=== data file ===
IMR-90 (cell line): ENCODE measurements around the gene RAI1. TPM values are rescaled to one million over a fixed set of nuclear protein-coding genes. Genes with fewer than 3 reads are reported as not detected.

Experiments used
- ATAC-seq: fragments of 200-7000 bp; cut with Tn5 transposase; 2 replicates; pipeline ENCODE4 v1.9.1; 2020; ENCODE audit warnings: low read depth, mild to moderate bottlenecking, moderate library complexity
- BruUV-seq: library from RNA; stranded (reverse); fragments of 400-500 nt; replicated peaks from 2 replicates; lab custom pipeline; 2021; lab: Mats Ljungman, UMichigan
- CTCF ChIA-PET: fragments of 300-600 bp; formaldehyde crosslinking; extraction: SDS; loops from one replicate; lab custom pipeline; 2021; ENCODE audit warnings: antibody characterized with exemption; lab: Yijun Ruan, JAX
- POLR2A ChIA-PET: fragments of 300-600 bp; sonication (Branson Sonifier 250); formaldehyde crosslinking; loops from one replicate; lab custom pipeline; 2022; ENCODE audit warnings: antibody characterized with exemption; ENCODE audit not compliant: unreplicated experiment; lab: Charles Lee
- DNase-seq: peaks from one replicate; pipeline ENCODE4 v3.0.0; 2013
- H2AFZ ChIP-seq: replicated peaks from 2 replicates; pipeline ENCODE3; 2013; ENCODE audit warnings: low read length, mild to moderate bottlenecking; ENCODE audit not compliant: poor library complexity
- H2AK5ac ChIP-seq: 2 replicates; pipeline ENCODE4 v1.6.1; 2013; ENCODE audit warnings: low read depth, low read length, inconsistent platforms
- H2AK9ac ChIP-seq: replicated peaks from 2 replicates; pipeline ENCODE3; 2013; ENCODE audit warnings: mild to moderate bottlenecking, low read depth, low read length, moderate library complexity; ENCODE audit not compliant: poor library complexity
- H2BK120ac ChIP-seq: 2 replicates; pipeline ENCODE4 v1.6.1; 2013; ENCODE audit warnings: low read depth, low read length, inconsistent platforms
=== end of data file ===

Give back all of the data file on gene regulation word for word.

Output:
IMR-90 (cell line): ENCODE measurements around the gene RAI1. TPM values are rescaled to one million over a fixed set of nuclear protein-coding genes. Genes with fewer than 3 reads are reported as not detected.

Experiments used
- ATAC-seq: fragments of 200-7000 bp; cut with Tn5 transposase; 2 replicates; pipeline ENCODE4 v1.9.1; 2020; ENCODE audit warnings: low read depth, mild to moderate bottlenecking, moderate library complexity
- BruUV-seq: library from RNA; stranded (reverse); fragments of 400-500 nt; replicated peaks from 2 replicates; lab custom pipeline; 2021; lab: Mats Ljungman, UMichigan
- CTCF ChIA-PET: fragments of 300-600 bp; formaldehyde crosslinking; extraction: SDS; loops from one replicate; lab custom pipeline; 2021; ENCODE audit warnings: antibody characterized with exemption; lab: Yijun Ruan, JAX
- POLR2A ChIA-PET: fragments of 300-600 bp; sonication (Branson Sonifier 250); formaldehyde crosslinking; loops from one replicate; lab custom pipeline; 2022; ENCODE audit warnings: antibody characterized with exemption; ENCODE audit not compliant: unreplicated experiment; lab: Charles Lee
- DNase-seq: peaks from one replicate; pipeline ENCODE4 v3.0.0; 2013
- H2AFZ ChIP-seq: replicated peaks from 2 replicates; pipeline ENCODE3; 2013; ENCODE audit warnings: low read length, mild to moderate bottlenecking; ENCODE audit not compliant: poor library complexity
- H2AK5ac ChIP-seq: 2 replicates; pipeline ENCODE4 v1.6.1; 2013; ENCODE audit warnings: low read depth, low read length, inconsistent platforms
- H2AK9ac ChIP-seq: replicated peaks from 2 replicates; pipeline ENCODE3; 2013; ENCODE audit warnings: mild to moderate bottlenecking, low read depth, low read length, moderate library complexity; ENCODE audit not compliant: poor library complexity
- H2BK120ac ChIP-seq: 2 replicates; pipeline ENCODE4 v1.6.1; 2013; ENCODE audit warnings: low read depth, low read length, inconsistent platforms